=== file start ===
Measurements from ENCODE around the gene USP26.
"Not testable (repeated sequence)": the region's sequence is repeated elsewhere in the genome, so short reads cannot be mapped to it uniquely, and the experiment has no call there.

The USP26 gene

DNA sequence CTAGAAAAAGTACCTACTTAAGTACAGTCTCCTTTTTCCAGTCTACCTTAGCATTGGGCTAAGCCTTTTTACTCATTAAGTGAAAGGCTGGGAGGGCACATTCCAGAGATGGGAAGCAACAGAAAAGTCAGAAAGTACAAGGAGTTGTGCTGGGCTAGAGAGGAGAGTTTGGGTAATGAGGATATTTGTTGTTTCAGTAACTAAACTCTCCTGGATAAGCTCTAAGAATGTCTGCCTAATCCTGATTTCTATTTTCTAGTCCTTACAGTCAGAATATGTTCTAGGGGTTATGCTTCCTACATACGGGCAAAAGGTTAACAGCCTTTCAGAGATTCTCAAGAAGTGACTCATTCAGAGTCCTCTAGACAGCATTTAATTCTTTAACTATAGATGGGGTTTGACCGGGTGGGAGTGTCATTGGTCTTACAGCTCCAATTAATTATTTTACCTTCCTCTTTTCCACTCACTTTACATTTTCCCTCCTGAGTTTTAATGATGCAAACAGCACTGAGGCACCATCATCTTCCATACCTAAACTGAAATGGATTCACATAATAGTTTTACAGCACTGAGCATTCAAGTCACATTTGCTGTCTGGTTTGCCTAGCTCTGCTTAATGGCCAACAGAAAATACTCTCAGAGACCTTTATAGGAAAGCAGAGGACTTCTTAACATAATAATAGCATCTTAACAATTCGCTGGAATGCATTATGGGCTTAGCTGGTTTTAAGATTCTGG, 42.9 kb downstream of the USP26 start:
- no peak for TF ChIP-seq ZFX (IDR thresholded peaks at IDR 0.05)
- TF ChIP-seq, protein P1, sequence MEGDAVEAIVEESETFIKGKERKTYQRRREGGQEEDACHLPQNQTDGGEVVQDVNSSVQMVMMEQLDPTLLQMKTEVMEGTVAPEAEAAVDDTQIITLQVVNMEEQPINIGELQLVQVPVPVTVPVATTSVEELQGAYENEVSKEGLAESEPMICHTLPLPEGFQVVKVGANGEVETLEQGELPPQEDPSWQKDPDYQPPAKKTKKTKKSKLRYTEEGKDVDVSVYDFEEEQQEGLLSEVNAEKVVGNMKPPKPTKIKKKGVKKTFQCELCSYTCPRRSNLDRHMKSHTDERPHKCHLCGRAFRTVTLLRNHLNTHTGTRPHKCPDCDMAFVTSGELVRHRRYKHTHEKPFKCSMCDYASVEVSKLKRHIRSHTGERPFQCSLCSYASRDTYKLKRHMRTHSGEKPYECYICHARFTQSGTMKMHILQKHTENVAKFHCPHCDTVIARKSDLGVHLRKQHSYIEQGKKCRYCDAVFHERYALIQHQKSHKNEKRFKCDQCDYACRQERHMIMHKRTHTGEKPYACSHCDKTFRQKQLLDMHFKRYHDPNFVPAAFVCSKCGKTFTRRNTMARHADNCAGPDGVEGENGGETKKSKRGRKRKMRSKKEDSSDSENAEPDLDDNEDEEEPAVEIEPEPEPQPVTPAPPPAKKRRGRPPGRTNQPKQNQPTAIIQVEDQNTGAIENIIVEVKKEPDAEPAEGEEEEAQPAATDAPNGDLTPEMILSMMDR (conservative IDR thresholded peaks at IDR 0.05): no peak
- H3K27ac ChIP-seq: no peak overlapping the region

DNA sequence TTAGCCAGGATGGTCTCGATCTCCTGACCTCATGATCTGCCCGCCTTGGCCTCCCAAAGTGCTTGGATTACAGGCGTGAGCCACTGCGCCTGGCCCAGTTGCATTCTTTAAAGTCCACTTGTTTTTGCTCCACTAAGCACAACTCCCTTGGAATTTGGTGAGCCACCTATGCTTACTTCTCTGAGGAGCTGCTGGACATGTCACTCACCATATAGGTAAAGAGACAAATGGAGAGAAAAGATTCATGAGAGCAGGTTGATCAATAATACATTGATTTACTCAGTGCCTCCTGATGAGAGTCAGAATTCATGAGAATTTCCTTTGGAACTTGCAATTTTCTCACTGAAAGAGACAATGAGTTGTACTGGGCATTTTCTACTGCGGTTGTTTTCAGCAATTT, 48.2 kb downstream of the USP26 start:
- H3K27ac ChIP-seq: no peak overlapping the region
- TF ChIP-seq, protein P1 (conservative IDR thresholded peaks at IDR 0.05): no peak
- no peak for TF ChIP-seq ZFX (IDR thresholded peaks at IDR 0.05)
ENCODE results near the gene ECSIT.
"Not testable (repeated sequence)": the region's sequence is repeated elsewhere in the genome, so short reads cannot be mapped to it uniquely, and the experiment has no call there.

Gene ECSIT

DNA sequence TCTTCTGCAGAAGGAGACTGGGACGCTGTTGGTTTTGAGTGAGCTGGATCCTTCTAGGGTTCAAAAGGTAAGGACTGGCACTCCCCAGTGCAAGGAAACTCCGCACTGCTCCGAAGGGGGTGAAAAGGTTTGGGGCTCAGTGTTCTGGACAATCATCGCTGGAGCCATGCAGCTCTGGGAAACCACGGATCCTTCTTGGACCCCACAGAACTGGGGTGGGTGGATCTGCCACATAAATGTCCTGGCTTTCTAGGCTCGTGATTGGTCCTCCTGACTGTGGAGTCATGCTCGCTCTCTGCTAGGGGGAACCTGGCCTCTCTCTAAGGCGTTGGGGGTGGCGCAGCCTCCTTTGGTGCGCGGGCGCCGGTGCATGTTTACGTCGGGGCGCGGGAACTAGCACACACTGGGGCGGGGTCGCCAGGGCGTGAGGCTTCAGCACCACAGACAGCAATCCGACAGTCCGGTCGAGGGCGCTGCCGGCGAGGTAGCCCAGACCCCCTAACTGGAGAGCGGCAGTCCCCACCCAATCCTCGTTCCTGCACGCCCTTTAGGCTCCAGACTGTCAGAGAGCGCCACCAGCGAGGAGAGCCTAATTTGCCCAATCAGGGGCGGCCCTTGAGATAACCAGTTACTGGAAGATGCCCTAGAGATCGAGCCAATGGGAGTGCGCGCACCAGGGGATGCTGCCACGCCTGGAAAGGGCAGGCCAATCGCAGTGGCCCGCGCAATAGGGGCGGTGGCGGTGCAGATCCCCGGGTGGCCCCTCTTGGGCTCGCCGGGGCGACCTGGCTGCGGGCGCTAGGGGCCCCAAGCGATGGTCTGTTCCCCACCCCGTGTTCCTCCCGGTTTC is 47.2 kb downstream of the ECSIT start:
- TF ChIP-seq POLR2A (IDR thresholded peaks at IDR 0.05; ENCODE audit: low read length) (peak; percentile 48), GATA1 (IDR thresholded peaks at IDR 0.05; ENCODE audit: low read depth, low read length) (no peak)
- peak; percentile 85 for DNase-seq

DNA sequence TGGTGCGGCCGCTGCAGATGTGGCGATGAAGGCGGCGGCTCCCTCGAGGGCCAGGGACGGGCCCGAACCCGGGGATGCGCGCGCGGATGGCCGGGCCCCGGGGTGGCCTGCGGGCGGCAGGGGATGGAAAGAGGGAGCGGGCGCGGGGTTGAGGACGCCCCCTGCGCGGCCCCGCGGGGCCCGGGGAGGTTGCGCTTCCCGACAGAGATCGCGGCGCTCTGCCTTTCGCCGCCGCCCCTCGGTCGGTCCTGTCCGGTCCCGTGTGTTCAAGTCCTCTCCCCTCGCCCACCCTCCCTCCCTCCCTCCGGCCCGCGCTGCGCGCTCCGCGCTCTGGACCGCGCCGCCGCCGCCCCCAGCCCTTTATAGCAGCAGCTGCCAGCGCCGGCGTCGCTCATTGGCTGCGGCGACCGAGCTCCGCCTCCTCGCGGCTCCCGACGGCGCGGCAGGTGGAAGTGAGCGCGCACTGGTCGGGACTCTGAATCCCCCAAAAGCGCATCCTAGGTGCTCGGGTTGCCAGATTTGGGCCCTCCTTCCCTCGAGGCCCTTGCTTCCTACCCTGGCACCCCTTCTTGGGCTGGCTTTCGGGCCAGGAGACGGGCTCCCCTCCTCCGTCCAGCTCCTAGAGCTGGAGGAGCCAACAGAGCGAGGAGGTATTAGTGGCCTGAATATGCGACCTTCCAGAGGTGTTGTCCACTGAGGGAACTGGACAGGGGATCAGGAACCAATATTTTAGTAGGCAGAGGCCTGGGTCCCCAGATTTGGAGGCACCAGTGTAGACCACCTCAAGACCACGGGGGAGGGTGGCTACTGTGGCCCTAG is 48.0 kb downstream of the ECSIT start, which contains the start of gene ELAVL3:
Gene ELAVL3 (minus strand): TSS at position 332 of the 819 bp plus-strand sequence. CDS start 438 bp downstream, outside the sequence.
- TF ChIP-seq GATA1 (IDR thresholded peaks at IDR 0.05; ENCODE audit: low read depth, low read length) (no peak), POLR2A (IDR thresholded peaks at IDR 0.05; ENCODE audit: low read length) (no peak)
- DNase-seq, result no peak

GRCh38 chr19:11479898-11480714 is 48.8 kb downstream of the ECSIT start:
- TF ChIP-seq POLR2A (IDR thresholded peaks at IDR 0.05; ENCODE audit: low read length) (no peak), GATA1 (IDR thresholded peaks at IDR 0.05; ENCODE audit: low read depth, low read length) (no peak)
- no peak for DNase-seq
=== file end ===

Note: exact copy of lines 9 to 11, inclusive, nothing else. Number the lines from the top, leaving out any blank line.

- H3K27ac ChIP-seq: no peak overlapping the region
- TF ChIP-seq, protein P1 (conservative IDR thresholded peaks at IDR 0.05): no peak
- no peak for TF ChIP-seq ZFX (IDR thresholded peaks at IDR 0.05)